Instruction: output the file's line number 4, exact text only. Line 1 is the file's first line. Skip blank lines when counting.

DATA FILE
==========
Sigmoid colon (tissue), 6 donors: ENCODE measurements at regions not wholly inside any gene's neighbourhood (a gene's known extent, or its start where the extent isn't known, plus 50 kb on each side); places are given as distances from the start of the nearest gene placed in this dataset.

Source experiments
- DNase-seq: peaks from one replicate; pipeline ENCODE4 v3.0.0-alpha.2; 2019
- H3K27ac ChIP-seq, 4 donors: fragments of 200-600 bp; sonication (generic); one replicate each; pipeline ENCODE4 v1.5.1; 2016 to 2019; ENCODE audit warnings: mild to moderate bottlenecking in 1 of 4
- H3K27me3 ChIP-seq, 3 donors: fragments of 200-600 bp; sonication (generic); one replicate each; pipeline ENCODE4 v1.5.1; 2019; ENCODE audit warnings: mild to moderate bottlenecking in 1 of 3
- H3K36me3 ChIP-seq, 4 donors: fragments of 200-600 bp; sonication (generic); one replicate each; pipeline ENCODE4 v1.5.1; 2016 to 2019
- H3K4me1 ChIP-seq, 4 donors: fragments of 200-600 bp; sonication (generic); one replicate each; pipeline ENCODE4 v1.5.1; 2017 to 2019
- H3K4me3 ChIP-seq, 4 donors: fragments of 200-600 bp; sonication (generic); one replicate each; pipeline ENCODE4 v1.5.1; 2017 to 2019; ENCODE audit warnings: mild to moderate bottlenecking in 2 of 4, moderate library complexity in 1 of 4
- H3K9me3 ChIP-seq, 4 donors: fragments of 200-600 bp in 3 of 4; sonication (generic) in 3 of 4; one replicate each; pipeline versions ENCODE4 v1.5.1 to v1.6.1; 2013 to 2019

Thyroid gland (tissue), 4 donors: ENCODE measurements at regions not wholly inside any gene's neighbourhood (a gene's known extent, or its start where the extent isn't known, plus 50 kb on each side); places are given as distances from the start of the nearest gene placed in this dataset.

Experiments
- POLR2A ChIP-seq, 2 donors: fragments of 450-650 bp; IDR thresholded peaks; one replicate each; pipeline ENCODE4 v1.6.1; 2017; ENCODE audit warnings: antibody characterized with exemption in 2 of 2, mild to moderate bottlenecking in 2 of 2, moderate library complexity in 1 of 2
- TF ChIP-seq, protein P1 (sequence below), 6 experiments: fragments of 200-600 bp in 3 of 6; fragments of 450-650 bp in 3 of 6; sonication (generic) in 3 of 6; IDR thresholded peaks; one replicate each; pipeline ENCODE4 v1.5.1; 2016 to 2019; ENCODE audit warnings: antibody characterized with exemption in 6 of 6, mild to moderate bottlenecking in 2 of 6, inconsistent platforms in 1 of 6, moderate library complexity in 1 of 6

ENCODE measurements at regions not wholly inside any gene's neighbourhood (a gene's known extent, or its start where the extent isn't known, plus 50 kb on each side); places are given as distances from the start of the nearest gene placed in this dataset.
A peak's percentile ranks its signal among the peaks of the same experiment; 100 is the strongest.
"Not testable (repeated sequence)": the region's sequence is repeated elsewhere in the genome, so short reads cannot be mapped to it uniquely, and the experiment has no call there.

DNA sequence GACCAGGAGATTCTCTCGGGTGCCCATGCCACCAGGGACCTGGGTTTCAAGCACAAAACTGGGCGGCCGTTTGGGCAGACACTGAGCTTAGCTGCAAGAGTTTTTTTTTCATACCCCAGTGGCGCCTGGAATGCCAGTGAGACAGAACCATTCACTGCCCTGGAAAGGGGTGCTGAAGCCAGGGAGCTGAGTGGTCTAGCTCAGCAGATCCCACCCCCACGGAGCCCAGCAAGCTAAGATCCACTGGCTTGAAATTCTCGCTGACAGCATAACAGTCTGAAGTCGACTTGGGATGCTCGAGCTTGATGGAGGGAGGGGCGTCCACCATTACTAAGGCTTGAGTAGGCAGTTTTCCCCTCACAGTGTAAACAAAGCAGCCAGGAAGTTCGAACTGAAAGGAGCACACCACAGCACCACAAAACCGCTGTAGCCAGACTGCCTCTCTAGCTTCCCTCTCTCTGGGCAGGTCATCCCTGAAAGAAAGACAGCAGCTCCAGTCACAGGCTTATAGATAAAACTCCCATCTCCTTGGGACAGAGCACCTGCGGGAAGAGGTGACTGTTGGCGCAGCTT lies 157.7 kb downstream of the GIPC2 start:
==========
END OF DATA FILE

- H3K27ac ChIP-seq, 4 donors: fragments of 200-600 bp; sonication (generic); one replicate each; pipeline ENCODE4 v1.5.1; 2016 to 2019; ENCODE audit warnings: mild to moderate bottlenecking in 1 of 4